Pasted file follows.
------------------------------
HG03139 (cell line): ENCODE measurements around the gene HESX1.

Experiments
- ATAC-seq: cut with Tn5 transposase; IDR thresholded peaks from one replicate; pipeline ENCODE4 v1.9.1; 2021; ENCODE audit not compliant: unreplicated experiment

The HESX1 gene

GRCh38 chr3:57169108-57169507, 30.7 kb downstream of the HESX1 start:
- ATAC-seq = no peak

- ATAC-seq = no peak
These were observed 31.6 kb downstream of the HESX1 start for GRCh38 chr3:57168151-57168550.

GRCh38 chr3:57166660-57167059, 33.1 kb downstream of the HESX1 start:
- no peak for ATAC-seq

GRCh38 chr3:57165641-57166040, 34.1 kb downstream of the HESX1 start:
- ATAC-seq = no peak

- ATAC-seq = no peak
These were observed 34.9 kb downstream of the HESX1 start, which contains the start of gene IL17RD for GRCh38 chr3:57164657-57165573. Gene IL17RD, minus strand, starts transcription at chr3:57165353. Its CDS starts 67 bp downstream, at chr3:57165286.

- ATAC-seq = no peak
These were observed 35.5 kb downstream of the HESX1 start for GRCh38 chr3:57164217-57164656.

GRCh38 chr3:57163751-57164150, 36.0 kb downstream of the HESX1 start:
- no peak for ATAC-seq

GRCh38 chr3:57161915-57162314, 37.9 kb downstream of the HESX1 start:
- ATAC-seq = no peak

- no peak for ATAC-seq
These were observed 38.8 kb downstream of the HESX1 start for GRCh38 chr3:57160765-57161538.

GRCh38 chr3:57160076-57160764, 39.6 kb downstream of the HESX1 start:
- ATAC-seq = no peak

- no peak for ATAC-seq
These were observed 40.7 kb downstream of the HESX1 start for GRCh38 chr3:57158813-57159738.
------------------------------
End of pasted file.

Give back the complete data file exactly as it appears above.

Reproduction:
HG03139 (cell line): ENCODE measurements around the gene HESX1.

Experiments
- ATAC-seq: cut with Tn5 transposase; IDR thresholded peaks from one replicate; pipeline ENCODE4 v1.9.1; 2021; ENCODE audit not compliant: unreplicated experiment

The HESX1 gene

GRCh38 chr3:57169108-57169507, 30.7 kb downstream of the HESX1 start:
- ATAC-seq = no peak

- ATAC-seq = no peak
These were observed 31.6 kb downstream of the HESX1 start for GRCh38 chr3:57168151-57168550.

GRCh38 chr3:57166660-57167059, 33.1 kb downstream of the HESX1 start:
- no peak for ATAC-seq

GRCh38 chr3:57165641-57166040, 34.1 kb downstream of the HESX1 start:
- ATAC-seq = no peak

- ATAC-seq = no peak
These were observed 34.9 kb downstream of the HESX1 start, which contains the start of gene IL17RD for GRCh38 chr3:57164657-57165573. Gene IL17RD, minus strand, starts transcription at chr3:57165353. Its CDS starts 67 bp downstream, at chr3:57165286.

- ATAC-seq = no peak
These were observed 35.5 kb downstream of the HESX1 start for GRCh38 chr3:57164217-57164656.

GRCh38 chr3:57163751-57164150, 36.0 kb downstream of the HESX1 start:
- no peak for ATAC-seq

GRCh38 chr3:57161915-57162314, 37.9 kb downstream of the HESX1 start:
- ATAC-seq = no peak

- no peak for ATAC-seq
These were observed 38.8 kb downstream of the HESX1 start for GRCh38 chr3:57160765-57161538.

GRCh38 chr3:57160076-57160764, 39.6 kb downstream of the HESX1 start:
- ATAC-seq = no peak

- no peak for ATAC-seq
These were observed 40.7 kb downstream of the HESX1 start for GRCh38 chr3:57158813-57159738.